Don Rogers: Mine’s main ore is risk
If Rise Gold continues on its titanic quest, the county supervisors eventually will have to consider the iceberg.
I realized this recently while one of the opponents of the proposal to reopen the Idaho-Maryland Mine, John Vaughan, took me through a critique of the company’s sunny sales pitch about jobs and all those millions of dollars surely rippling outward from an operating mine.
The company’s early pattern is to exaggerate benefits, as the opponents’ is to take the bleakest view.
Meantime, the county awaits the results of its own economic study, due out anytime now. This will be the next step, the next run of the gantlet toward a decision, the next battle.
I wonder whether real flesh-and-blood local supporters will finally come out of hiding to buttress the strongest case for the mine. If a boxing match, Round 1 was nearly a knockout for opponents, who rose in real numbers to decry the draft environmental impact report’s results with the county Planning Commission.
But Rise still seems to be tottering along, and so the process continues as the CEO preps for perhaps his final criminal trial over his previous mine with the spill that went bankrupt and he abandoned in Canada. No jobs there in years.
But what do icebergs have to do with the Idaho-Maryland Mine? Besides that their vast bulk runs below the surface?
My own greatest concern about this proposal has run vaguely on what the community would gain compared to the risks it would assume. I mean the real and quantifiable rather than leprechauns and hobgoblins in the fantasies and nightmares spun by PR literature and ignoramuses who refuse their homework.
The metaphor snapped into place for me on the 12th page of Vaughan’s critique of the methodology and the assumptions baked into the software that Rise Gold and the county’s consultants are both using to model the economic impact of an operating mine.
I’ll leave to him and his cohorts the details of the critique they’ll give the county and perhaps share in these pages, but a big part of the gist has to do with overlooking economic risks.
Sure enough, the risk/reward graphic on the last page was the classic for the seen and the unseen, that iceberg in the water, the economic risks Rise Gold’s study ignores.
Risk even leaches into the races for two county supervisor seats.
The No. 1 question of this election is the very one that the most responsible and knowledgeable candidates should not answer: How would you vote on the mine?
Most basically, Rise Gold’s proposal is a quasi-judicial proceeding. That is, the supervisors are compelled to act as judges and take in all the evidence and arguments without prejudging and only then decide whether to approve or reject the proposal.
A candidate expressing a position now would vastly elevate the risk of the county paying Rise Gold millions in damages following a “no” decision later if that candidate were to double down on foolishness and vote on the mine as a supervisor. Talking now effectively compromises a supervisor later. But it is an easy, popular campaign schtick.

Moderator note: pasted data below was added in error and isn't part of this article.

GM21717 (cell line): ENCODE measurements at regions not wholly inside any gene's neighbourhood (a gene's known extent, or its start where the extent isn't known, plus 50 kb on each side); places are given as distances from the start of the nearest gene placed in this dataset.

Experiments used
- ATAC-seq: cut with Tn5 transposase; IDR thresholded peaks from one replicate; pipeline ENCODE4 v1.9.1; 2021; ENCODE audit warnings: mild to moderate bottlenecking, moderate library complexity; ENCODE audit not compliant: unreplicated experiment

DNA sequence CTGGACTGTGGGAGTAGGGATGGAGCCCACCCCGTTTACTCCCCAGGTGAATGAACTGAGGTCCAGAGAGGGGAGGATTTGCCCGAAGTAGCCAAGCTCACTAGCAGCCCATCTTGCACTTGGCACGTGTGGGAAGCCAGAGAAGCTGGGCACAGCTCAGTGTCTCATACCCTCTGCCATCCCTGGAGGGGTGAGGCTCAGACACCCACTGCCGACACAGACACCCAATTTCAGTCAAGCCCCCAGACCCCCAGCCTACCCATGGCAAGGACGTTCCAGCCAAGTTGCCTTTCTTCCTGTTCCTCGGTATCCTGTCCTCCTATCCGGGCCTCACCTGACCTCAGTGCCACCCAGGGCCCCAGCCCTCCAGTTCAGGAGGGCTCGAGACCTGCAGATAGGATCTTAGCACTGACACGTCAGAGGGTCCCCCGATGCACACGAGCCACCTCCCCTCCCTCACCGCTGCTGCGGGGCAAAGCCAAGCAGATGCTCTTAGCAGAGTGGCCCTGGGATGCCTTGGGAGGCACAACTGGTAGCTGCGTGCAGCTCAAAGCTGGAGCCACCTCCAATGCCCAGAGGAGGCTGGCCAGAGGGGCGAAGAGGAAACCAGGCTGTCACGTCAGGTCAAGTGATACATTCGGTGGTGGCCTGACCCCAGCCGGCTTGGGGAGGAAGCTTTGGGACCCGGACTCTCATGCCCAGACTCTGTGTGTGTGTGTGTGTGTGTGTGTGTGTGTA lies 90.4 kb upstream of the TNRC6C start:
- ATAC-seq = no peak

OK, you might ask, then why can NID board members speak openly about wanting to build a whole new dam? Isn’t that the same?
No. This is NID’s own project, and the board isn’t asked to weigh the merits of a third party’s proposal. This falls into the familiar legislative work guiding what your own entity does or doesn’t do. Of course, the path to building a Centennial Dam is long and would reach its own quasi-judicial reckoning with a higher body.
Dam or mine, the risk/reward iceberg confronts decision-makers. In the mine proposal’s case, that’s the county supervisors. What’s demanded is a fair hearing.
Buoyant factors for the community’s benefit are exclusively economic: jobs, tax revenue.
Risk factors span economic, environmental, the gold business, quality of monitoring, regulatory enforcement, ability to clean up accidents, those wells, the history of the CEO, the company itself, the odds of reality proving modeling wrong.
Some risks weigh heavier than others, of course, and elements such as heavy truck traffic around the mine, carbon emissions and impact on immediate neighbors are not risks but certainties.
There might be some argument about promises to clean up a nearly century-old tailings heap and establishing a fire station at the mine, but are those benefits or simply what’s required? Which raises the question of what should be required of the mine owners to balance against the various risks inherent in the proposal.
Given that, the prospects look far from unsinkable and the reward dubious for the real impact on just the neighbors, never mind the sheer weight of all the risks. Yes, iceberg fits.
Don Rogers is the publisher of the Sierra Sun and The Union, based in Grass Valley. He can be reached at firstname.lastname@example.org or 530-477-4299
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